7. Compare maps created for fire insurance purposes from 1867-1970 produced by the Sanborn Map Company. It will indicate any alterations in your house and/or outbuildings. The Indiana State Library has a collection on microfilm and can fulfill requests by mail. Many county libraries may also have local area maps available. These are now also available online at IUPUI University Library Sanborn Maps.

8. Check out county atlases. They will indicate ownership and sometimes show the position of buildings on the land. They will sometimes have the history of the county along with biographical sketches of the county's citizens.

9. Check the county histories. They will tell the history of the county and often have biographical sketches of some of its citizens.

10. Check the vertical files for pamphlets, news clippings, and brochures on historic buildings in the area.

11. Search the newspapers for the obituaries of previous owners of the house. Wedding announcements also might provide additional information and mention of the house. Perhaps, you will find an article that featured the home's architecture and/or décor.

12. Search for biographical information on the previous owners, builders and/or architects of the house. Family histories, scrapbooks, diaries, memoirs, and other such items might provide you with additional information.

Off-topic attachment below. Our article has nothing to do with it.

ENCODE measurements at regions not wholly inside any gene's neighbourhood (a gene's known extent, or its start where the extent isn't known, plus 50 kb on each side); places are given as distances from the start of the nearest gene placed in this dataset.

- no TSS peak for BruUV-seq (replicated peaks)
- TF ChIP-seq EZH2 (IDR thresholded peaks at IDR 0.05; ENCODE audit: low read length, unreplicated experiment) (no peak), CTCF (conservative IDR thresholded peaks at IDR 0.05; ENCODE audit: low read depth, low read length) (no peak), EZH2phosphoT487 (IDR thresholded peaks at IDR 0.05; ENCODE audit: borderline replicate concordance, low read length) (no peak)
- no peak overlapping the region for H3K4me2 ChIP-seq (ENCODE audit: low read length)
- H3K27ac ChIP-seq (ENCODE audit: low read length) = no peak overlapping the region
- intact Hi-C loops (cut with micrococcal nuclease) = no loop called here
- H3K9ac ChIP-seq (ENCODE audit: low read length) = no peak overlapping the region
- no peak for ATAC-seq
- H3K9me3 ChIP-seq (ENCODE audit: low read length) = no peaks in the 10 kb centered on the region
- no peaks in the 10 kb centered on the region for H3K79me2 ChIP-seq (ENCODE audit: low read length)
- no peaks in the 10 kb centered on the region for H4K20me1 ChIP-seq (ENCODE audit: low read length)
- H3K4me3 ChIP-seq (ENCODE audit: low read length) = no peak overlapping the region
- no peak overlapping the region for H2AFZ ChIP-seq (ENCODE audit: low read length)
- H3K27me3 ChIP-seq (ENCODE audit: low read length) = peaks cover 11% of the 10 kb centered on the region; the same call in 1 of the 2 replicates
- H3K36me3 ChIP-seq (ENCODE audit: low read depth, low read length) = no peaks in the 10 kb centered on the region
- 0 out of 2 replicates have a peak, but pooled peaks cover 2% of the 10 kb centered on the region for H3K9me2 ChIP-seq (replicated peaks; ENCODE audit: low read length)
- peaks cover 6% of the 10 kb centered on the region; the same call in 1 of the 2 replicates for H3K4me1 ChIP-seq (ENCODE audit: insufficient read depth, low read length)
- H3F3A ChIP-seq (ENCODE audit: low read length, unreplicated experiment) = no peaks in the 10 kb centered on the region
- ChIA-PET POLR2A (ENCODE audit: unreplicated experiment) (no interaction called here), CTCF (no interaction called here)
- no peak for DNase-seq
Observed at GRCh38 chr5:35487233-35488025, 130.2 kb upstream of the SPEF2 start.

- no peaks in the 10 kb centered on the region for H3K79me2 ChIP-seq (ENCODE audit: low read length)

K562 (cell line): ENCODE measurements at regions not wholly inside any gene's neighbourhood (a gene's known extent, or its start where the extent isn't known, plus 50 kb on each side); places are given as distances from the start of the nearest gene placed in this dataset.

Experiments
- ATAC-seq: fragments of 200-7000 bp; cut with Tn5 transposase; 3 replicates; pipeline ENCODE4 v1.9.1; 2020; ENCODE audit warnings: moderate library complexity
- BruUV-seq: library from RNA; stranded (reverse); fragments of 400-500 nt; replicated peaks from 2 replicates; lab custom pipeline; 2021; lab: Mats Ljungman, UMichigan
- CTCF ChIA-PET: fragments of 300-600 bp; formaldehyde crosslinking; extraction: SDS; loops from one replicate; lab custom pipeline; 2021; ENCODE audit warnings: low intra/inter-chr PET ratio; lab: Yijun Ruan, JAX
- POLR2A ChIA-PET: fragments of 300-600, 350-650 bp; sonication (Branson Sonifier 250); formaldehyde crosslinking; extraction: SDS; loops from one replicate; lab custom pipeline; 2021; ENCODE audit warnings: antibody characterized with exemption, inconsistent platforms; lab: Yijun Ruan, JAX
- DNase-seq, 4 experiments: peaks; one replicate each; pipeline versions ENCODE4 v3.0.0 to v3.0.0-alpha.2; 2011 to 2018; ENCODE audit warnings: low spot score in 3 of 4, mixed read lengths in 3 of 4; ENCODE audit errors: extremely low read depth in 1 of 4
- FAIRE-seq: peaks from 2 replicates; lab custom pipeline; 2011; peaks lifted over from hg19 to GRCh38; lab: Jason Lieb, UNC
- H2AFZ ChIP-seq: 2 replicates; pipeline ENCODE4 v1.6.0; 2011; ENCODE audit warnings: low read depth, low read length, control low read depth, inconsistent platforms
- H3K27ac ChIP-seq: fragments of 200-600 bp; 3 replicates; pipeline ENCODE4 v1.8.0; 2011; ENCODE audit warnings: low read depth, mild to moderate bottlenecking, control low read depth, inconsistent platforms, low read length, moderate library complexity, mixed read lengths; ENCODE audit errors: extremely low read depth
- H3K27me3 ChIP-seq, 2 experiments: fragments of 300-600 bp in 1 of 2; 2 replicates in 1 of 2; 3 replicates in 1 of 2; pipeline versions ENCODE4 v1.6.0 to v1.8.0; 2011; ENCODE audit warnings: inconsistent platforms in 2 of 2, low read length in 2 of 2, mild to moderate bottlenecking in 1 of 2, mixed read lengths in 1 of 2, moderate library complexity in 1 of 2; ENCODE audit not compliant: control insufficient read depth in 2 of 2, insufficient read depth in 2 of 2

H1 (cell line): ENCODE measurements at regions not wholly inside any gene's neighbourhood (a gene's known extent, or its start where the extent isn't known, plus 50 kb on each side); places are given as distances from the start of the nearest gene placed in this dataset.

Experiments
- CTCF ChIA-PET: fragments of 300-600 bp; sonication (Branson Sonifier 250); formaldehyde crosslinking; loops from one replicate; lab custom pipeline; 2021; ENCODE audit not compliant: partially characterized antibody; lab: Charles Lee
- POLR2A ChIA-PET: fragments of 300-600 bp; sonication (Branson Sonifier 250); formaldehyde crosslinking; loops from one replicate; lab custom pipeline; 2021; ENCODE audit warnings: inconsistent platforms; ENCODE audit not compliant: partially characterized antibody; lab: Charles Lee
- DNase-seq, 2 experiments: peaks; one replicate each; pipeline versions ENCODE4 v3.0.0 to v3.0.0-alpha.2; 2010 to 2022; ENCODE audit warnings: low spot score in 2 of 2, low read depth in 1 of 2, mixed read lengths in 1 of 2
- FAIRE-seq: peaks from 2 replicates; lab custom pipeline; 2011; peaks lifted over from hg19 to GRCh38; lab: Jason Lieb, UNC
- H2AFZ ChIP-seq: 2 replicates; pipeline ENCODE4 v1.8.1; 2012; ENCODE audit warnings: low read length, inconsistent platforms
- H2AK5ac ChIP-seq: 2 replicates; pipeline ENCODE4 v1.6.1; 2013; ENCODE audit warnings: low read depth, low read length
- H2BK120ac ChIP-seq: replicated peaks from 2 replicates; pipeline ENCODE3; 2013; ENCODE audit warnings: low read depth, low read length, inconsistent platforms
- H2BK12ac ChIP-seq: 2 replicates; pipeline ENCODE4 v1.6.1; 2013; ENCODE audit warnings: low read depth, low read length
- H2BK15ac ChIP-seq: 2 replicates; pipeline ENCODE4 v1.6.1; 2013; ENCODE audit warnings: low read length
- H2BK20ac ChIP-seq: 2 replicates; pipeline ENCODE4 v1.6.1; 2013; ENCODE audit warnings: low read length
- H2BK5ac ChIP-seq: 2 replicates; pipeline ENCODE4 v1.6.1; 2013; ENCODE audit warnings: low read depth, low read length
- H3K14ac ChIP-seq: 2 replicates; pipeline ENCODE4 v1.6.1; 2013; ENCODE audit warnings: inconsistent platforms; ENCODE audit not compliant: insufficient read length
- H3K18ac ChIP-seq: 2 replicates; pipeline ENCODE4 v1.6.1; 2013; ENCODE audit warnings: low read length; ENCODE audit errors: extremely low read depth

13. Consult the census records that will tell you much information about the people living in the household beginning with the 1850 census.

14. Odyssey Antique Maps has unique maps for areas of old Indianapolis/Indiana counties & towns, USA, and select foreign cities and counties.

For more information, refer to the Historic House Research Handbook found in the verticle files in your local library.

This information was found, in part, in the Indiana Room at the Noblesville Southeastern Public Library, January 2001. UPDATED November 2012.

The Indiana State Archives has records of the General Land Office for Indiana, including tract books and the original plats and field notes made by federal surveyors. The Archives is the office of record for state lands such as Wabash and Erie Canal, Michigan Road, and Swamp Lands.

Over 100,000 aerial photographs are in the Archives, including some of the earliest ever taken in Indiana. Other significant photograph collections include the Indiana State Fair, the Department of Natural Resources, the Department of Corrections, and the Indianapolis Board of Public Safety. For more information on the many collections and the location and hours click here.

The Indiana Historical Society has photographs of architecturally significant sites from around the state based on the Wilbur D. Peat Collection - these photographs are arranged by address, as well as many other visual collections of historical sites.

Your local Historical Society is also a good place to find information.

*An Example of a legal description is JOHNSONS SUB ORIG IRV 63 L4, many times the property can be found using just the owner's name and current address. The legal description comes from the original plat map of the city and subsequent divisions, which can also be found at the County Recorder's Office.